Largest Healthcare W-2 Phishing Scam of 2017: 17,000 Employees Impacted

The largest healthcare W-2 phishing scam of the year to date has recently been reported by American Senior Communities of Indiana.

While many organizations have already reported being fooled by phishing emails this tax season, this was the largest healthcare W-2 phishing scam by some distance, impacting more than 17,000 of the organization’s employees.

This year has already seen 74 organizations scammed, and that number is certain to rise over the coming weeks. Schools have been extensively targeted this year, although there have been at least 9 healthcare organizations that have fallen for the phishing scam this year.

Campbell County Health, Pointe Coupe Hospital, Adventist Health (Tehachapi Valley), SouthEast Alaska Regional Health Consortium, eHealthinsurance, Citizens Memorial Hospital, Maxor National Pharmacy Services, Meridian Health Services, and American Senior Communities have all announced that one of their employees has fallen for the phishing scam and emailed employees’ W-2 Form data to scammers.

The W-2 phishing scam involves an email being sent to a member of the payroll or HR department. The email appears to have been sent by the CEO, CFO or another C-Suite member who requires the W-2 Form data of all employees who had taxable earnings for the previous fiscal year. The emails usually ask for W-2 Forms to be emailed by return in PDF format. The data contained in those emails is then used to file fraudulent tax returns to the IRS. The emails can be convincing. The sender’s email address is masked to make it appear as if it has been sent internally. The request for data may also seem perfectly normal.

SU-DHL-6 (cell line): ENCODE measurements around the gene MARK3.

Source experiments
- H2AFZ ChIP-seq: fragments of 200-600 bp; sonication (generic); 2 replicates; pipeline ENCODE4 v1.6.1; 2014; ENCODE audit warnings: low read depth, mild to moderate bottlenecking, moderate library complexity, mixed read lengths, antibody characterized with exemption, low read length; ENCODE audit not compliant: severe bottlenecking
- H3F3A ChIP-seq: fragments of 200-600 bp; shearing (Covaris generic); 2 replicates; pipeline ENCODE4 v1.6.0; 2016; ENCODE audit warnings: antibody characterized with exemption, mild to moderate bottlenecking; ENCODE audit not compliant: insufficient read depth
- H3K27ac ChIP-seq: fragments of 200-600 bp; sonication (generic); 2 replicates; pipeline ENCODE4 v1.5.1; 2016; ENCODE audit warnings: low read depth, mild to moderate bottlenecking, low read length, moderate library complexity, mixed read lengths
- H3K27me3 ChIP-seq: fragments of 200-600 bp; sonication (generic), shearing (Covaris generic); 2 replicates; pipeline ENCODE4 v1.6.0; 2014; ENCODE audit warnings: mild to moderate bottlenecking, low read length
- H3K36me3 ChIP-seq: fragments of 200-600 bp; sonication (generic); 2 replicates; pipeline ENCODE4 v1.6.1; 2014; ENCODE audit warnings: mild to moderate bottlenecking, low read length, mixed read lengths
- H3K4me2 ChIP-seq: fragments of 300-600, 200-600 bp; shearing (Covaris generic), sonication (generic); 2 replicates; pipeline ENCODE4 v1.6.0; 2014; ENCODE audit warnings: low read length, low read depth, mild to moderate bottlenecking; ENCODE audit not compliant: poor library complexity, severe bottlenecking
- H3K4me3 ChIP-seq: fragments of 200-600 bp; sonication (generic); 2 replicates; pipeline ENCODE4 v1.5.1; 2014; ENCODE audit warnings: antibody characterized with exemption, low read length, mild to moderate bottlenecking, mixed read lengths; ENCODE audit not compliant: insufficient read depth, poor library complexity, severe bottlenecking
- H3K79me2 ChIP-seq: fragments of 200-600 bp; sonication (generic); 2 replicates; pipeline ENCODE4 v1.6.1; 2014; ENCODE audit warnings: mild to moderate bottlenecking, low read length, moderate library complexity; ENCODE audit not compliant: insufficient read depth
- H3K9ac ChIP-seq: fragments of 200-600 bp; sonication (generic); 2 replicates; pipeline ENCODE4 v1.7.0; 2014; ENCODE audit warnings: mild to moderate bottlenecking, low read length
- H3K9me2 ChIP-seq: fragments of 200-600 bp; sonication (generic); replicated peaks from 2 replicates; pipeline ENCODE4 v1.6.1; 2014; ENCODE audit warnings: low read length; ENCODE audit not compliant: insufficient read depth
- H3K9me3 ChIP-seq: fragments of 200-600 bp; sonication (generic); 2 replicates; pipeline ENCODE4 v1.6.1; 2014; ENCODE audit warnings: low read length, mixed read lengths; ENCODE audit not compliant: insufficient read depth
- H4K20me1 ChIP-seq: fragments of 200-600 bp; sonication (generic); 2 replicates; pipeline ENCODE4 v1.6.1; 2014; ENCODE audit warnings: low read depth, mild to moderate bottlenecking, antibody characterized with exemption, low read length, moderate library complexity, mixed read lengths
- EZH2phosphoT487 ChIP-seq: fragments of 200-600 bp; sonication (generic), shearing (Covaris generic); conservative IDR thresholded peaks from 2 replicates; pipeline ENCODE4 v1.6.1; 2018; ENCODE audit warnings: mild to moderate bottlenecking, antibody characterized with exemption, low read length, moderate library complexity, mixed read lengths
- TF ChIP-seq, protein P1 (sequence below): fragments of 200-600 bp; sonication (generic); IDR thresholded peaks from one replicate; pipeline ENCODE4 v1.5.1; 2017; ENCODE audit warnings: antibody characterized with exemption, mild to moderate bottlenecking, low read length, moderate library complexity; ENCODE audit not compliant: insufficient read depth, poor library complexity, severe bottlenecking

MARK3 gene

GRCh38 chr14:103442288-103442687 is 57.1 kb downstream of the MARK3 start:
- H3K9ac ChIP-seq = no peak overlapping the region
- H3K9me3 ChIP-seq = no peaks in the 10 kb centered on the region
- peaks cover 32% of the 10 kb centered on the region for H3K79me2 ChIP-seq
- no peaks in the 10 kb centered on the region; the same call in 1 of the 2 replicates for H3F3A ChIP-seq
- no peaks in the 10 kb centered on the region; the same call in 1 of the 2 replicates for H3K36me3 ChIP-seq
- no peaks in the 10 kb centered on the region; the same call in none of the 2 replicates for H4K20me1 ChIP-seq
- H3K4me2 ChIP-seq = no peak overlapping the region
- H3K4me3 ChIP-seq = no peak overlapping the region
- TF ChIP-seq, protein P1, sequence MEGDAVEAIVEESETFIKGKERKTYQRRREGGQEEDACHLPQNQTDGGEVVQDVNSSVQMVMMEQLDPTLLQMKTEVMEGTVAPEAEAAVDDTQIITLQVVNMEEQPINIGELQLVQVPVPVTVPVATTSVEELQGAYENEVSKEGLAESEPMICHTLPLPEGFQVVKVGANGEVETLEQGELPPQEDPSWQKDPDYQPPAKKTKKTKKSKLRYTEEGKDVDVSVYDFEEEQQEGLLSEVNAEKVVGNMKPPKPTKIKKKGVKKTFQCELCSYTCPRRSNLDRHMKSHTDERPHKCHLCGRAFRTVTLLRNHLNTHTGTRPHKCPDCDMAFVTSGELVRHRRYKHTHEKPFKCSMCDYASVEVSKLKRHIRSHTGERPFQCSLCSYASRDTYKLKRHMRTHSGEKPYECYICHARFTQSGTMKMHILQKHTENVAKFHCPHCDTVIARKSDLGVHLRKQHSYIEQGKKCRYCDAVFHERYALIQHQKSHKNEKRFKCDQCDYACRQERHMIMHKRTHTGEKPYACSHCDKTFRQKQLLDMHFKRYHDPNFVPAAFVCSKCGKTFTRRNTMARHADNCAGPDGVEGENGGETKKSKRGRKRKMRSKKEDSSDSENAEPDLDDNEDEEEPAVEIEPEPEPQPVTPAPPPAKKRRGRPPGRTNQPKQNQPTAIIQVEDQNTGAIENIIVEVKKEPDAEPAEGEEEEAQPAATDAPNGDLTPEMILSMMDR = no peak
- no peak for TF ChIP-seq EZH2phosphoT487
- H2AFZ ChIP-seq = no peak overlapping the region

In many cases, it becomes clear that an employee has been scammed within a day or two, allowing action to be rapidly taken to mitigate risk. In the case of American Senior Communities that was not the case. Not only were thousands of employees impacted, the phishing scam went unnoticed for more than a month. The W-2 phishing email was sent to a payroll processor who responded in mid-January, yet the scam was only detected on February 17.

The criminal behind the scam acted quickly and used the emailed data to file fraudulent tax returns in the names of the employees. The scam was detected following a number of complaints from employees who had had their tax returns rejected by the IRS as a tax return had already been submitted in their name.

The number of W-2 phishing attacks that have already occurred this tax season suggest that many employers were unaware of the risk of phishing attacks during tax season, and had failed to alert their payroll and HR staff about the possibility of a phishing attack.

With around 6 weeks left of tax season, there is still a high risk of attack. All organizations should ensure that their payroll and HR staff are advised of the high risk of phishing attacks and told to be on high alert. Policies should also be introduced that require all email requests for employee W-2 Form data to be verified by phone or in person before any data are sent.

Author: Richard Anderson

Richard Anderson is the Editor-in-Chief of